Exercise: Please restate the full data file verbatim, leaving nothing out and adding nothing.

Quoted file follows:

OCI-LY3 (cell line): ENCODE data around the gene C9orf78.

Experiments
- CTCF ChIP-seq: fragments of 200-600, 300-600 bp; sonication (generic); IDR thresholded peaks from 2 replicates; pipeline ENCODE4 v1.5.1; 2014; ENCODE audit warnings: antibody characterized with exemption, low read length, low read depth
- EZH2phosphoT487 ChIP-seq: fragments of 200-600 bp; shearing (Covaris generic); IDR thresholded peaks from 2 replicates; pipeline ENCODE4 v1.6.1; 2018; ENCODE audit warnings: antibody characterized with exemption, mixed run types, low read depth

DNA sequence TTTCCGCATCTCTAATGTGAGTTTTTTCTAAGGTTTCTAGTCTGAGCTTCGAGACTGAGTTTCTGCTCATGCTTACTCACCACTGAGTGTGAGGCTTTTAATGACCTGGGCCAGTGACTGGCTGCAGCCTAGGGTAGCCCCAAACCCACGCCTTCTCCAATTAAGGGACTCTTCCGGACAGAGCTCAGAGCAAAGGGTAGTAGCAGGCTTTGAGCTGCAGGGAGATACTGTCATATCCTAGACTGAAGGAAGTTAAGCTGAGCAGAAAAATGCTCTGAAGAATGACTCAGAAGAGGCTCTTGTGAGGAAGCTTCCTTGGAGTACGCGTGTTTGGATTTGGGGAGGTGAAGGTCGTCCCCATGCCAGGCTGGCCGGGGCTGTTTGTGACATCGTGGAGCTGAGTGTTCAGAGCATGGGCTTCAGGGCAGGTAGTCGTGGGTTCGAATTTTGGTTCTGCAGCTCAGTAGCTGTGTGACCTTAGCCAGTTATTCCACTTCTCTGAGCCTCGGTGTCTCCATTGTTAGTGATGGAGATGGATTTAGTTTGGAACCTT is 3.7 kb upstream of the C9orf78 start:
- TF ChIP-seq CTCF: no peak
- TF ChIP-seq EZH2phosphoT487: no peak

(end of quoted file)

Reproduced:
OCI-LY3 (cell line): ENCODE data around the gene C9orf78.

Experiments
- CTCF ChIP-seq: fragments of 200-600, 300-600 bp; sonication (generic); IDR thresholded peaks from 2 replicates; pipeline ENCODE4 v1.5.1; 2014; ENCODE audit warnings: antibody characterized with exemption, low read length, low read depth
- EZH2phosphoT487 ChIP-seq: fragments of 200-600 bp; shearing (Covaris generic); IDR thresholded peaks from 2 replicates; pipeline ENCODE4 v1.6.1; 2018; ENCODE audit warnings: antibody characterized with exemption, mixed run types, low read depth

DNA sequence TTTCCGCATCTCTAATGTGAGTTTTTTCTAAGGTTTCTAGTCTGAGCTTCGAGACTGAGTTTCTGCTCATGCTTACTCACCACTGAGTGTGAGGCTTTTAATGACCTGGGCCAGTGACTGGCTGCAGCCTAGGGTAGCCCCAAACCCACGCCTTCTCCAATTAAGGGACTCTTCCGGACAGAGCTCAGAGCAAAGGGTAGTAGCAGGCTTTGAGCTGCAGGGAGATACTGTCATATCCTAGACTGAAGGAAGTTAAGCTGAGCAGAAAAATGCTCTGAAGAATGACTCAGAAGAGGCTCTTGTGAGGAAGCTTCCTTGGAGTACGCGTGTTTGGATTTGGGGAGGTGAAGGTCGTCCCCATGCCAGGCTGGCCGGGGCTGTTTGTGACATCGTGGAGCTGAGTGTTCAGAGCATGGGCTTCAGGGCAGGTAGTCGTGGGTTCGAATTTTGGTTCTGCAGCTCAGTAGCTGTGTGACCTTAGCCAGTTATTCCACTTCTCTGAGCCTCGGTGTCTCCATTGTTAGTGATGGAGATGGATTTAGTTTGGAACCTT is 3.7 kb upstream of the C9orf78 start:
- TF ChIP-seq CTCF: no peak
- TF ChIP-seq EZH2phosphoT487: no peak